In the long term, developers like you would be better off if they would boycott Apple and only develop awesome apps for something more open, like Android or even Blackberry.5 Users, as they do, would rapidly switch to the platform with the widest variety of awesome stuff, and everybody would win.
But you aren't going to do that, are you? Because nobody else will either. Unless all the developers switch, the only developers who switch will be suckers. You don't want to be a sucker. You want to make as much money in the short term before the whole thing inevitably implodes. Because it will implode, right? ...right?
Microsoft won on the desktop by being developer-friendly and Apple won in mobile by being developer-hostile. Developers never had anything to do with it.
1 The closest we have right now is Google vs. Yahoo vs. Microsoft, ie. a bunch of clueless losers shaking their fists at each other. Google isn't winning in search/advertising because of their awesome strategy; they're winning because the competition keeps producing crap. Which is an okay reason to win, but it's not thrilling. Apple vs. World is thrilling.
2 Actually #4 isn't even strictly true; last I heard, there are still way more Blackberries than iPhones in active use. But people believe it's true, which is all that matters for this discussion.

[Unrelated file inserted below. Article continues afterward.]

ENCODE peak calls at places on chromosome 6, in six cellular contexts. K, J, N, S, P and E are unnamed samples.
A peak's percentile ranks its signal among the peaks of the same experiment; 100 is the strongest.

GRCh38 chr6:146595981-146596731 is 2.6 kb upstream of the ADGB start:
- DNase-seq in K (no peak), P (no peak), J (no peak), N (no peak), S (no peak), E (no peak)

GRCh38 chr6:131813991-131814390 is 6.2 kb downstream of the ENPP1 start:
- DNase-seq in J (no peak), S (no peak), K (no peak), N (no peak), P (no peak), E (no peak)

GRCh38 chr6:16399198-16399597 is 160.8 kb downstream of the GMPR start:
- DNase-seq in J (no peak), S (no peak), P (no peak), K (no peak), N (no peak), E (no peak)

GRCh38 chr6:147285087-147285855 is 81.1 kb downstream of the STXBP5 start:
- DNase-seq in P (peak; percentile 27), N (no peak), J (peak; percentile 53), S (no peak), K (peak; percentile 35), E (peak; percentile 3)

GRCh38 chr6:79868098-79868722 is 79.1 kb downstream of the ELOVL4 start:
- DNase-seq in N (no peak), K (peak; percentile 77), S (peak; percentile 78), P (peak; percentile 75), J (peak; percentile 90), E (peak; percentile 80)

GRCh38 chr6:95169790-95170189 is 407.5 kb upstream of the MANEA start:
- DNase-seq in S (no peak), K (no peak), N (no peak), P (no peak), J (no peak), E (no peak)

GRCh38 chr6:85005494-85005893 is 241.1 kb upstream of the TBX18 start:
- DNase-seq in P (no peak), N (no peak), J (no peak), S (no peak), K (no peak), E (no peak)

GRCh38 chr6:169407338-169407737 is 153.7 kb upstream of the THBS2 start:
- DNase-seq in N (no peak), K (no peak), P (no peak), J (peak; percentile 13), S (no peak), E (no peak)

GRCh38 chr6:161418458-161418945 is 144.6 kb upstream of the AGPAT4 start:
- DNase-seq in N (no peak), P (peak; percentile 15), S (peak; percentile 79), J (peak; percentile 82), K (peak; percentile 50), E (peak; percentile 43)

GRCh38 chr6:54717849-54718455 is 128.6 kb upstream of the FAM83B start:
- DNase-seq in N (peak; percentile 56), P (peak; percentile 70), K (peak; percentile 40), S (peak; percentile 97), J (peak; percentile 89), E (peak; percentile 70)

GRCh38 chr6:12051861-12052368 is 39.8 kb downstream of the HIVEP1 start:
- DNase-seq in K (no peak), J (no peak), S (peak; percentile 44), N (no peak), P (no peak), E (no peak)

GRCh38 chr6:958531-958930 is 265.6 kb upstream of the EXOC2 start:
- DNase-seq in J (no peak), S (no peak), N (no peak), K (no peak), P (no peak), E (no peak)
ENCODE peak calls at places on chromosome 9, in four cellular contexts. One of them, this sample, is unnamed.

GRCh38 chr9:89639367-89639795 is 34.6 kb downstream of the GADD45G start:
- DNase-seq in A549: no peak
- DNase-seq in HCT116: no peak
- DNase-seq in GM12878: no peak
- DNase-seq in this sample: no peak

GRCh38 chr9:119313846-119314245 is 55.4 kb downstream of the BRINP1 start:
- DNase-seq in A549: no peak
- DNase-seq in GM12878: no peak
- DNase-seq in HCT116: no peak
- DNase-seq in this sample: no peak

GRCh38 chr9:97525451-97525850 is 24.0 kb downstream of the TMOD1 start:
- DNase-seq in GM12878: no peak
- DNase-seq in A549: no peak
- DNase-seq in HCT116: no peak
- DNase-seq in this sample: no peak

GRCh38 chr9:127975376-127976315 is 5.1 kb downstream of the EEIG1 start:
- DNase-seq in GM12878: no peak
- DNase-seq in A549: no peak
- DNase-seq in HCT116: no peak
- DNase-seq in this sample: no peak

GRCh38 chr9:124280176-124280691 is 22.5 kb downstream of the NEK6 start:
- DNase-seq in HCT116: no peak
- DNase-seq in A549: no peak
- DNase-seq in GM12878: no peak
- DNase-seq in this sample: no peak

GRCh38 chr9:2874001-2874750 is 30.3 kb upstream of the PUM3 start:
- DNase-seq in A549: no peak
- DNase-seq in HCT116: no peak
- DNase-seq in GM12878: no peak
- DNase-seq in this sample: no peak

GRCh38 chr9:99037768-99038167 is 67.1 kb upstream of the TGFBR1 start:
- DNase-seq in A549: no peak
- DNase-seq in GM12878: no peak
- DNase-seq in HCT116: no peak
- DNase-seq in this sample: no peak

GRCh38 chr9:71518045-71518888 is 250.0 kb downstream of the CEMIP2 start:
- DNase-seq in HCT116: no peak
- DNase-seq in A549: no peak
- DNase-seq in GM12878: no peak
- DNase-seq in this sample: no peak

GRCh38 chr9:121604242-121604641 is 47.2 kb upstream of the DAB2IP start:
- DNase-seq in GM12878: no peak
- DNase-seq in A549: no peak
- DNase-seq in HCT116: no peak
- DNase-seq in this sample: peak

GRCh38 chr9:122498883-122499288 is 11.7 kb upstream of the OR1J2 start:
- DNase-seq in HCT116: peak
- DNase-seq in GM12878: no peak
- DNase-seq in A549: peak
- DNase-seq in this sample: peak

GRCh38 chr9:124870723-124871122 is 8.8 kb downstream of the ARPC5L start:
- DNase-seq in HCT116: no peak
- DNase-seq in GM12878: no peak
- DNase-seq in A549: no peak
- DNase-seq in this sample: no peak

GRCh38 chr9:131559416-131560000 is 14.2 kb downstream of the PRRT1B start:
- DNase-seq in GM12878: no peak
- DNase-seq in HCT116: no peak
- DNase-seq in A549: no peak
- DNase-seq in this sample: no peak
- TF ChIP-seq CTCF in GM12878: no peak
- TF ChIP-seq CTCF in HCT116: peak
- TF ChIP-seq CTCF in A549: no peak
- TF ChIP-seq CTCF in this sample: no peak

3 To be honest, the Apple app store was kinda fascist from day 1, so we're just comparing on a relative scale here. But people get upset anyway.
4 All apps written in Java or Flash are ugly and stupid, so end users benefit directly from this restriction. Another reason for Apple to reject such cross-platform apps is admittedly self-serving: if you own the leading platform, you will always get the app. So if you make it hard to port apps between platforms, you're sabotaging the other platforms, not yours.
5 Ha ha, I just called the Blackberry "open," even though the
only language you could use to develop apps for it for years has been
Java. Somehow Java people manage to spin horrible restrictions as
features. "100% Pure Java!" and so on.
Three types of distributed system designers
1. Paranoid privacy nuts. Systems designed by these people never become popular because paranoid people don't have any friends. (Examples: ZKS, Freenet, GPG.)
2. Redundancy leeches. These people want to back up their files (encrypted) to your computer for added redundancy. Unfortunately, you gain nothing by doing this for them; there's no way to force a leech to contribute space back to other leeches. So these tend to end up as for-profit services. (Examples: AllMyData, Dropbox, S3.)
3. Sharers. These people have data they want to share with other people. They benefit by giving you the data; you benefit by receiving the data, and if you like it, you'll feel nice by sharing it further. (Examples: Debian, Wikipedia, BitTorrent.)
(Free) distributed storage systems in groups 1 and 2 don't seem to ever succeed, because there's no network growth effect.
Systems in group 3 succeed regularly. And they don't need encryption.